Publishing 101 with BJ Muntain, part two:Querying

So what is querying?

Querying is trying to sell an agent (or publisher) on your book. You do this by sending a query letter. Some agents only want the query letter, some want a synopsis, some want to see the first 5, 10, 50 pages. Send them what their guidelines say they want to see.

A query letter is a creative business letter. It’s a business letter because you want to do business with the agent. It’s creative because you are selling your creativity, and effective selling takes creativity. You want your query letter to entice the agent to read your novel.

When querying, DO:

  • Read and follow the guidelines.
  • Address the query letter to the agent’s name. Agents cringe at “Dear Agent”. You don’t want the agent’s first impression of you to be cringe-worthy.
  • Make a good impression.
  • Keep the query letter to one page, double-spaced. That’s about 250 words. Even if you’re e-mailing the query.
  • Hook the agent. Use the three main points: Character’s goal, character’s obstacles (conflict), and the consequences of their success or failure (what are they risking?)
  • Be polite and professional.
  • Write the best query letter you can. (More on that below.)

DON’T:

  • Never send attachments, unless they specifically ask for them. If they want to see pages, they’ll usually ask you to cut and paste your pages into the body of the e-mail.
  • And don’t send the same e-mail to a lot of people. If the agent sees a lot of other agents in the subject line, or if they see that they were bcc’d (and people can tell if you’ve bcc’d them), they’re going to find it easier to reject you.

Query letters are a skill that needs to be developed – a good skill, because they help you figure out what is important in your novel, and gives you focus.

Luckily, the Query Shark (a.k.a. Janet Reid) has been critiquing and helping people with their queries for years. Read all 270+ queries and critiques she’s done there, because each is like a tutorial on what to do and what not to do. She isn’t posting as much these days, because she only wants to cover new problems or ideas. So if you don’t see your problem in the archive, send your query letter to her, and see if she’ll cover it in a future post.

For general information and questions about the publishing industry, Janet Reid is generous with her time and advice. She’s been working in the business for quite awhile, and she has a very straight-forward and straight-minded view of the industry. Read her back posts – she posts every day. You can start with her Publishing 101 category, then go down the list of categories on the left and the topics on the right, and see if you can answer your question. Or, you know, ask her. If she hasn’t covered it already, she might cover it in a future blog post. I highly recommend her blog.

A note on rejections

Rejection is a fact of life in this business. An agent can get upwards of 100 queries per day. They will request to read the rest of the novel about 1% of the time. Of that 1%, they won’t even sign half of them. They already have clients who take up most of their time. Unless they’re new to the game, they’re very choosy over what other clients they will take on. Understand that you will be rejected. Try to gather at least 100 rejections before you give up. Expect them. Celebrate them, because a rejection means you were brave enough to query – then send out another query letter.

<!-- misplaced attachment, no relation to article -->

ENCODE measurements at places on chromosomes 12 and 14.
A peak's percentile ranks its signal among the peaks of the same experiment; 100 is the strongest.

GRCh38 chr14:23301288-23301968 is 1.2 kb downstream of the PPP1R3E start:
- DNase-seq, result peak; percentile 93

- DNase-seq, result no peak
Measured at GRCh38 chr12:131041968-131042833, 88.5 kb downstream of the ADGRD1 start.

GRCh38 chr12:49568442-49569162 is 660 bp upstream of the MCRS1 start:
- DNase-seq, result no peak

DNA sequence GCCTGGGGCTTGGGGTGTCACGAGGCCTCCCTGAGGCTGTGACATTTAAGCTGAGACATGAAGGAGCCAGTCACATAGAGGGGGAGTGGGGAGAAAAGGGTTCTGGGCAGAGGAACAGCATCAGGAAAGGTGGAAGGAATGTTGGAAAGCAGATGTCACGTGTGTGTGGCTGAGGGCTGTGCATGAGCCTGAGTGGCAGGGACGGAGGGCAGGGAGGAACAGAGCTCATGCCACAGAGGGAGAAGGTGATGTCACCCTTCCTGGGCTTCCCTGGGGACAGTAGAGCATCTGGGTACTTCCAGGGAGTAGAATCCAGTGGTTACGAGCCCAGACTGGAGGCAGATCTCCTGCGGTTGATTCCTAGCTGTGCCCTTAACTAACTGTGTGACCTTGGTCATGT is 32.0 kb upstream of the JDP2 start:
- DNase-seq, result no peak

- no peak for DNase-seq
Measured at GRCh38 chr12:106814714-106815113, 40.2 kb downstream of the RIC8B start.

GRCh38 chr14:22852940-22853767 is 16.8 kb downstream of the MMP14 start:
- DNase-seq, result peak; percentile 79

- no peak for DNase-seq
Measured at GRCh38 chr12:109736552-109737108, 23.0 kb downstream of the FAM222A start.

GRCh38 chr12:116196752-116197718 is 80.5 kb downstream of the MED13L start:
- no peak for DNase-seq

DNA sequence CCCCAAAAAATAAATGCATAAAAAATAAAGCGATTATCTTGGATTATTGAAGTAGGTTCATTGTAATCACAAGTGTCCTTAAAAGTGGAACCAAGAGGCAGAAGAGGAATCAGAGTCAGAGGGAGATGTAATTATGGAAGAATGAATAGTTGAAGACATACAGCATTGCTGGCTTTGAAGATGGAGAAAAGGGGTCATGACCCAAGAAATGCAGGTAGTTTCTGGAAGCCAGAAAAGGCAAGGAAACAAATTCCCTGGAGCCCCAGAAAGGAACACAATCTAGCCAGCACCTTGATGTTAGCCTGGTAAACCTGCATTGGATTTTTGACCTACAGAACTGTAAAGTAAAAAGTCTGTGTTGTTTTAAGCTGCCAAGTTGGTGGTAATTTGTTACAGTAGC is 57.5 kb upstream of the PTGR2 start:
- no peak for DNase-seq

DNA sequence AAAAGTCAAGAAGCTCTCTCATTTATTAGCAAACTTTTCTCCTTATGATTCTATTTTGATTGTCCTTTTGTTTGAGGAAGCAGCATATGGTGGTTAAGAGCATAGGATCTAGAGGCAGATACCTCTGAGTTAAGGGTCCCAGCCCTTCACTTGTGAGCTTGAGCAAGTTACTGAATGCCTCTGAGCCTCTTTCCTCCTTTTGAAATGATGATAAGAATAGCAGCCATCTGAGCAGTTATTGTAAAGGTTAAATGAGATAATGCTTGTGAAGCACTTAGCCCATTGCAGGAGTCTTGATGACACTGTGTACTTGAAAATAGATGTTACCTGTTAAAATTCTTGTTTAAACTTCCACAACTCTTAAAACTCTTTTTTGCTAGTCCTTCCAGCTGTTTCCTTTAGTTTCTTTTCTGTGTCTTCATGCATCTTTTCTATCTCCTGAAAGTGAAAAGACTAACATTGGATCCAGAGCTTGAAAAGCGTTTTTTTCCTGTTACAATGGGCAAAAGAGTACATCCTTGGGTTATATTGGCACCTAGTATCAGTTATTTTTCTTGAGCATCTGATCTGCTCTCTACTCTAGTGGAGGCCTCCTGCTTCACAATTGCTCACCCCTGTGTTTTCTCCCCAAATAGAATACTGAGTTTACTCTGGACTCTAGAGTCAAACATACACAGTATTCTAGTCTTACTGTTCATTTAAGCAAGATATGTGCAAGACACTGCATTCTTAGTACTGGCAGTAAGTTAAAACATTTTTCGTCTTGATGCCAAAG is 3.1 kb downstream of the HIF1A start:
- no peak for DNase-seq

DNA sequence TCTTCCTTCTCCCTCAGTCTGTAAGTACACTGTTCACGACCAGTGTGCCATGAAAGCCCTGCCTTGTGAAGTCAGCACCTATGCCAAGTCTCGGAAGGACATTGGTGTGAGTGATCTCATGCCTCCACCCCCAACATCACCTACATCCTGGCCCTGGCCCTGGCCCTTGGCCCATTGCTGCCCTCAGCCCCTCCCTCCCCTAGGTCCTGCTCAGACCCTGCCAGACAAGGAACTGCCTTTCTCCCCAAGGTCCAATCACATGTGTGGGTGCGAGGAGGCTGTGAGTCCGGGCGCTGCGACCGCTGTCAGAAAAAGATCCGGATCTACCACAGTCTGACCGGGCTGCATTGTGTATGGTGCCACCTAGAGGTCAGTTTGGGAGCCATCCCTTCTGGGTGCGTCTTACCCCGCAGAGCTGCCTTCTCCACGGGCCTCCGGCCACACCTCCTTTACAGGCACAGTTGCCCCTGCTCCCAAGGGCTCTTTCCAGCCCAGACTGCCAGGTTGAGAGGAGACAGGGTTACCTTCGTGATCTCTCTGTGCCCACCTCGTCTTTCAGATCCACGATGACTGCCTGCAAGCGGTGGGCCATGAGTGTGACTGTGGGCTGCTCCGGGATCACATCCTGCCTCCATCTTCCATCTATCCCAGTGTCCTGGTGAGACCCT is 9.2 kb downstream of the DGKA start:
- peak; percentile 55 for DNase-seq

Some people get tired of the rejections, and that’s normal. Some will decide to self-publish instead, and that’s a valid business strategy – as long as they look at it as a business strategy. It’s not an easy way to make money. You work for every sale. But if you’re prepared to put in all the work, and to put out the best product you can, then it is one way to go. Here’s a good take on Yog’s rule for self-publishers, according to John Scalzi’s Yog’s Law and Self-Publishing: “While in the process of self-publishing, money and rights are controlled by the writer.”

Do NOT get discouraged. Don’t get desperate. Don’t grasp at straws. Those straws are most likely to be the scammers that prey on desperate writers. NO ONE can guarantee you a legitimate publishing contract. If someone does guarantee this, run away. Run away very fast. Because, most likely, they’re offering you something you pay for, and it’s not going to help one little bit.

Vanity presses (which are completely separate from self-publishing or other form of publishing, no matter what the vanity presses themselves say) will charge you to publish your work. Or they’ll force you to pay for marketing. Or they’ll insist you pay fees of some sort. You pay them, AND give them control over your work. In traditional publishing, YOU get paid. In self-publishing, you control everything you pay for. With a vanity press (and these are described on Writer Beware and Preditors & Editors), you pay them to control you.

Before using any services, check them on the websites above. In fact, check everyone through those websites before doing business with them.

Also: Never respond to rejections. Take note of them, keep track of them, then ignore them. Don’t even send a ‘thank you’. ESPECIALLY do not argue with the agent or otherwise insult them. That is not going to help you get published, and it might actually hurt your chances.

Some further thoughts on scams

Read that list of steps again. Just about the ONLY steps you can skip in this list are 2) and 3): querying agents and revising to their suggestions. It is possible to query publishers on your own. Don’t look for other ways to skip a step. Don’t look for an easy way. There isn’t one.

If you come across a service that will do your querying for you, run away. They’ll take your money, send off a few form queries, and get rejected 99.999% of the time BECAUSE they are a query service and not the author. Agents hate those ‘services’.

Or a ‘publisher’ that says they’ll put your book in front of agents or big publishers – sure, they can send the books to the publishers or agents, but they can’t force them to read them. And publishers and agents will not read books sent by those ‘publishers’. (This used to be a promise made by vanity presses.)